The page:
Five Essential Questions For Your Next Certification Exam

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    Five Essential Questions For Your Next Certification Exam

     

    1. Who’s Your Target Market, Really? – As you may be painfully aware, developing a certification exam is a lengthy, sequential and expensive process requiring hundreds of hours from a team of professionals. New certification sponsors may discover that the next phase―convincing prospects to sign up and pay for the exam―is every bit as demanding as the one that preceded it.

    MagnifyingGlass-KryBlue-250x316.jpgGiven the resources necessary for bringing a new certification to market, your prospects and their needs must be identified before test development begins. This involves market research and surveys to reveal the core desires of your target market and the tangible/intangible benefits they expect to gain from certification.

    Crafting the message of your certification should begin as soon as your research clarifies how your certification delivers the bundle of benefits prospects are seeking. If your certification has competition, your message should also include elements of differentiation: how your program is different from or better than the others.

    2. Should Your Certification Be Profitable, Breakeven or Subsidized? – This can be an uncomfortable question because it asks about aspirations and answers with results. I once overheard a certification director say he would give anything for a breakeven program because that neutral financial position would be less painful to justify to stakeholders than the underperforming program he was currently managing.

    Lenora Knapp, Ph.D., notes in her book, <span style="font-style:italic;">The Business of Certification</span>, that only 25 percent of new certifications are profitable in their first year. Another 50 percent will take 3-5 years to reach breakeven or possible profitability. The remaining 25 percent will be subsidized in perpetuity by their sponsors because their testing volume and revenue is below breakeven.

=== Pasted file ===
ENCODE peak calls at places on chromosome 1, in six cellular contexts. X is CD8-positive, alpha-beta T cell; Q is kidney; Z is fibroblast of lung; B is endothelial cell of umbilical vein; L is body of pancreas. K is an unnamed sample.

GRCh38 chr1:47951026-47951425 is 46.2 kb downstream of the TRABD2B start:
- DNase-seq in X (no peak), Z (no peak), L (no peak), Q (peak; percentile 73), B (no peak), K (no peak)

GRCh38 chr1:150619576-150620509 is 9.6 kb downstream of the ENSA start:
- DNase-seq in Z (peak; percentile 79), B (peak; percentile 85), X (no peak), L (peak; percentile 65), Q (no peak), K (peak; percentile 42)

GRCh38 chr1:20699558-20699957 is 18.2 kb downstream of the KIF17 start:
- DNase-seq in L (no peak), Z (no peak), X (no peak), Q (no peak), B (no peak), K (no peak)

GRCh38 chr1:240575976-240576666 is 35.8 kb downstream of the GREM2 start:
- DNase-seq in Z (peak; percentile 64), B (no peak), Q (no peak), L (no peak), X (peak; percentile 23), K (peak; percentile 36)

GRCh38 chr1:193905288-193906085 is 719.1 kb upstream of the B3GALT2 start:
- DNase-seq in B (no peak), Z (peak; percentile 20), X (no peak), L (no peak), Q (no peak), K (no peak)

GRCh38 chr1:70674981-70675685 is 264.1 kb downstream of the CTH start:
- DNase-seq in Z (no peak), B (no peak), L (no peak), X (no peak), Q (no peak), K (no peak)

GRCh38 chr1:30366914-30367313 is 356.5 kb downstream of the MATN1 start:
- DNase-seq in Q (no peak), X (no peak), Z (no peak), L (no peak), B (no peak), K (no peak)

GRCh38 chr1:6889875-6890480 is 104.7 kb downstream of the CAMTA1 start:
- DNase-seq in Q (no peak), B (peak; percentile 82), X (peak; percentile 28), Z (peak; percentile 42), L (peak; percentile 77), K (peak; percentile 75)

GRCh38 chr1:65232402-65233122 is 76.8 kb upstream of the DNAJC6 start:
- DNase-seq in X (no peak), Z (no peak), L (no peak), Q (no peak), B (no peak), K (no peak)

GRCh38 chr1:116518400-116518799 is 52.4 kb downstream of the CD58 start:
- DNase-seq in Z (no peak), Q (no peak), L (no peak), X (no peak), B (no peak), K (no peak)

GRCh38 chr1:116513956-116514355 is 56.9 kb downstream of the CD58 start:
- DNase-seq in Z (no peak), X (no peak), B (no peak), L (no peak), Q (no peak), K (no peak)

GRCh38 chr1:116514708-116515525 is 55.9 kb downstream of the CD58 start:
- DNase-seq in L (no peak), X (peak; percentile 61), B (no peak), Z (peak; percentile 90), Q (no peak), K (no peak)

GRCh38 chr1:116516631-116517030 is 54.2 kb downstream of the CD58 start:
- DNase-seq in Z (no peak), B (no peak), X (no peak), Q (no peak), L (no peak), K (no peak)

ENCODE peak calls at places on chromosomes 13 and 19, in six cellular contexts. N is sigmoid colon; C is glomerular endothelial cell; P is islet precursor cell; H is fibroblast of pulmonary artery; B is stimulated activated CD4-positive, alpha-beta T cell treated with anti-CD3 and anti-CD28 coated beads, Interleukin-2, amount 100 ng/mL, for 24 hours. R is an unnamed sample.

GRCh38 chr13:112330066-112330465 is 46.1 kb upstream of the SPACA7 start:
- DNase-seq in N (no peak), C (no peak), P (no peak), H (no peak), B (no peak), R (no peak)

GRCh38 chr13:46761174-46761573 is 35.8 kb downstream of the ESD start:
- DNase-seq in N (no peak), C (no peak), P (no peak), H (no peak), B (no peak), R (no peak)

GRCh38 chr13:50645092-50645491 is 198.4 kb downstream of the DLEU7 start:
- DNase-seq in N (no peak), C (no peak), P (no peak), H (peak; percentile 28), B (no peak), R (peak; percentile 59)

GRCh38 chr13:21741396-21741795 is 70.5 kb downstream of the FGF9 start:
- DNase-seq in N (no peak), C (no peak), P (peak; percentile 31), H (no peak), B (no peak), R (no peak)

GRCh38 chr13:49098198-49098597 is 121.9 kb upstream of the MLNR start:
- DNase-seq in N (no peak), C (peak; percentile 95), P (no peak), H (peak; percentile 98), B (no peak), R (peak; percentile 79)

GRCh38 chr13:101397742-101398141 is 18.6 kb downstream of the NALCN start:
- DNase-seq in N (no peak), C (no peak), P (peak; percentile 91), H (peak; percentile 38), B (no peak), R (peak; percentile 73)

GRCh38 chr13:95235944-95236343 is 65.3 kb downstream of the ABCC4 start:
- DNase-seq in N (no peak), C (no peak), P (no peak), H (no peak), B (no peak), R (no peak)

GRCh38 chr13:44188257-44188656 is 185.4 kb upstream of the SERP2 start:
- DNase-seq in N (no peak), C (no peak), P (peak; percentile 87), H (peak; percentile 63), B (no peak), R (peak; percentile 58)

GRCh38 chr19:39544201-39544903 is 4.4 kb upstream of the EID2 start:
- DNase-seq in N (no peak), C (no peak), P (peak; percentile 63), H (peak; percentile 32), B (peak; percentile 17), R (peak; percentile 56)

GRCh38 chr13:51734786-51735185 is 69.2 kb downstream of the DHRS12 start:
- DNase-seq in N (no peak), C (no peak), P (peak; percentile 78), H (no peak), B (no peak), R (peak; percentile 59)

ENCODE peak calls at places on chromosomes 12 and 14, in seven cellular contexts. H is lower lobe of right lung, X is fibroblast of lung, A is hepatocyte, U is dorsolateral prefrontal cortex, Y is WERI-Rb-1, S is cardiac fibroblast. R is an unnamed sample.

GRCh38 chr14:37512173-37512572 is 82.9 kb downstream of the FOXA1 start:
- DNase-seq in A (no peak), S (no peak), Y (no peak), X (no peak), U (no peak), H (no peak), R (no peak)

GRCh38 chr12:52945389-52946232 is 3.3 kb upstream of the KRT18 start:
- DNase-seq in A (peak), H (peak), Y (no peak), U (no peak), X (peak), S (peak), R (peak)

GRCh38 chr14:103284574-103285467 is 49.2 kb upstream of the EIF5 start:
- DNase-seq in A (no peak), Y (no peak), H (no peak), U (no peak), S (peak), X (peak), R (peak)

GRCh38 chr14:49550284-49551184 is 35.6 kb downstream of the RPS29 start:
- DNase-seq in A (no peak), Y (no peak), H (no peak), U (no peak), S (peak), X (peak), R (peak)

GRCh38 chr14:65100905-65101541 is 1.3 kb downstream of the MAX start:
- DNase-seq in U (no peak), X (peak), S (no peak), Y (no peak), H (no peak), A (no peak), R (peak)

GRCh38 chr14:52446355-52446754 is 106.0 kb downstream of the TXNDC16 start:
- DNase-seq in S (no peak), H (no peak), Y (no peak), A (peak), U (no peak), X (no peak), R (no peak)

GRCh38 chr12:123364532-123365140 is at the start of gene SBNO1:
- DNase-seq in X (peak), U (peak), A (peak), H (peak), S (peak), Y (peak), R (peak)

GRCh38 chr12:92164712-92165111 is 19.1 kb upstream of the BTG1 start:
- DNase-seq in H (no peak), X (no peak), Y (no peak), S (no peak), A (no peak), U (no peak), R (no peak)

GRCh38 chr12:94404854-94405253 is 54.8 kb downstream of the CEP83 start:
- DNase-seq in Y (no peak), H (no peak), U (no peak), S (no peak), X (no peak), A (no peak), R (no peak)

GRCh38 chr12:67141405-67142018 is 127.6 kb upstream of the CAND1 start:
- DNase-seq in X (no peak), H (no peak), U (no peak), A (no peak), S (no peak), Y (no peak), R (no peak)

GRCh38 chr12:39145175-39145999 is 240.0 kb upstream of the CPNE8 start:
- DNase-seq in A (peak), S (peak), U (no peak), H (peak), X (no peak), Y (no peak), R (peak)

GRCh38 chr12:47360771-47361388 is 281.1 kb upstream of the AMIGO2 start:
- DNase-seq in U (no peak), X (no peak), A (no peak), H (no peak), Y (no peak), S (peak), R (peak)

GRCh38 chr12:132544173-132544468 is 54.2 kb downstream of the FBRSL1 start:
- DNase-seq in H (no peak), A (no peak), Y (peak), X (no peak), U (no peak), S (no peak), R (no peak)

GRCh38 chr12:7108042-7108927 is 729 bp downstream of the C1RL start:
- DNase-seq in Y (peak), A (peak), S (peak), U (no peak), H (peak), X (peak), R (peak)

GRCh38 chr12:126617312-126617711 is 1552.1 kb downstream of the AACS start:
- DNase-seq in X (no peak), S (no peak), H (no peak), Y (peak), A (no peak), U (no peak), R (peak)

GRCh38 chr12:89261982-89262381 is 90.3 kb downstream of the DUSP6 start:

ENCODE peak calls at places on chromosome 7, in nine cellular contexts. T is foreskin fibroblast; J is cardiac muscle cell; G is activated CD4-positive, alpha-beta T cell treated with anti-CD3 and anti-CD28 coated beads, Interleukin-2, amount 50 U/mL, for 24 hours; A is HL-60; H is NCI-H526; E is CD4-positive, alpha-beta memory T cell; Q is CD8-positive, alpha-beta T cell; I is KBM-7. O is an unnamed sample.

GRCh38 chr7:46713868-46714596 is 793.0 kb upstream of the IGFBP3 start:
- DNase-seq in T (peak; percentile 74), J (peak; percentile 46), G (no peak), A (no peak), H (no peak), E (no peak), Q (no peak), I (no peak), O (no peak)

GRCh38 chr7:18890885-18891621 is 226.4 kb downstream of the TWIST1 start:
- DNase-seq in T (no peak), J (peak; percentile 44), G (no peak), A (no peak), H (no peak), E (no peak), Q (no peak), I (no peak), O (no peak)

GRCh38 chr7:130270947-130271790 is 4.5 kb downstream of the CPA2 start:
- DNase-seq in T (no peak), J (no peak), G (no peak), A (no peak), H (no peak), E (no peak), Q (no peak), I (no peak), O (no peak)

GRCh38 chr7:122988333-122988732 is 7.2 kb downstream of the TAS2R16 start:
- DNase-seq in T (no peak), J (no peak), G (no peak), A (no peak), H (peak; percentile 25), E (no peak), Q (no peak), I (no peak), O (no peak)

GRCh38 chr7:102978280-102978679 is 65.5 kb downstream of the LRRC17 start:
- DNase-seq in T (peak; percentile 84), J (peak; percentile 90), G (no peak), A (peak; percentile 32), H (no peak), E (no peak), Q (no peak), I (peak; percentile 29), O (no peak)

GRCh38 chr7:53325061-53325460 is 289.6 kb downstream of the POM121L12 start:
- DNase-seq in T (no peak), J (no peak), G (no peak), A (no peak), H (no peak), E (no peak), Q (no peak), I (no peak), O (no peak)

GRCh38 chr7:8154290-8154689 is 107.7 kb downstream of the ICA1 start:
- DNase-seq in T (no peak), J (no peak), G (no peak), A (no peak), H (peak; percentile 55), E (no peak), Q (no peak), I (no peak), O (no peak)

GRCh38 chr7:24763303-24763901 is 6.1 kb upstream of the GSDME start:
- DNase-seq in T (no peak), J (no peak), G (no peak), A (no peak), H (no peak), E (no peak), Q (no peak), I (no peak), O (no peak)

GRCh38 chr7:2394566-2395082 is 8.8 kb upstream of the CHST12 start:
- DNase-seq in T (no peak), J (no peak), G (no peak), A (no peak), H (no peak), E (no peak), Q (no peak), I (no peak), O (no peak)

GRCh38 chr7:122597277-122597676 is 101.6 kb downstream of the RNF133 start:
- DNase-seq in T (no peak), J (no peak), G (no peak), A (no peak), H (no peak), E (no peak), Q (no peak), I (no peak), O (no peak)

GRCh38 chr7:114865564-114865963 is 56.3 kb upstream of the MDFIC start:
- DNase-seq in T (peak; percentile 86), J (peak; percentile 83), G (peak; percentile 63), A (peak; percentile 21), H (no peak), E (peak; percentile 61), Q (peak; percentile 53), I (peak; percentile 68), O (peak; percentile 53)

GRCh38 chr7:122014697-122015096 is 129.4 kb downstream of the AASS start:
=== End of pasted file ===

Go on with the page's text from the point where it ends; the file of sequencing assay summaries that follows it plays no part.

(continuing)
3. Are You Building Flexibility into Your Certification from the Beginning? – Opportunities may present themselves in the future, like accreditation or new outlets for your exam, which could generate needed revenue and extend the life of your certification, especially if it’s in a mature phase.

    Accreditation, for example, may only present itself if stakeholders agree at inception to incorporate best practices into the test-development process to allow for the flexibility of future accreditation. Attempting to do that after the fact can be expensive, whether that’s money, time, human resources, lost momentum or lost opportunities.

    FinancialPerformanceChart-350x232.jpg4. So We're All in Agreement Then? – Test Definition is the first step in the test-development process. It invites all program stakeholders to come to agreement on all critical aspects of the credentialing program including the definition of the minimally qualified candidate (MQC).

     Without a well-defined MQC, your exam will either measure the wrong types of knowledge and skills, be too difficult or easy given the purpose of the exam, result in passing or failing the wrong candidates or all the above. Step 2 of the test-development process, the Job Analysis, will identify the critical tasks, knowledge and skills required for competent performance of the job role or profession being credentialed. A poorly conducted Job Analysis risks legal defensibility because it can’t be demonstrated that the credential is actually job related.  

    5. Are You Following Professional Testing Standards? – To ensure that the certification program is high quality and earns credibility among stakeholders, it's critical to be aware of and follow professional testing standards throughout all phases of the initial exam development. Common mistakes in this area include programs that develop an exam without a job-task analysis or test blueprint. Others may follow actual professional standards for test-development but then set an arbitrary cut score. As mentioned above, bringing programs up to professional standards after they are operational is costly and inefficient.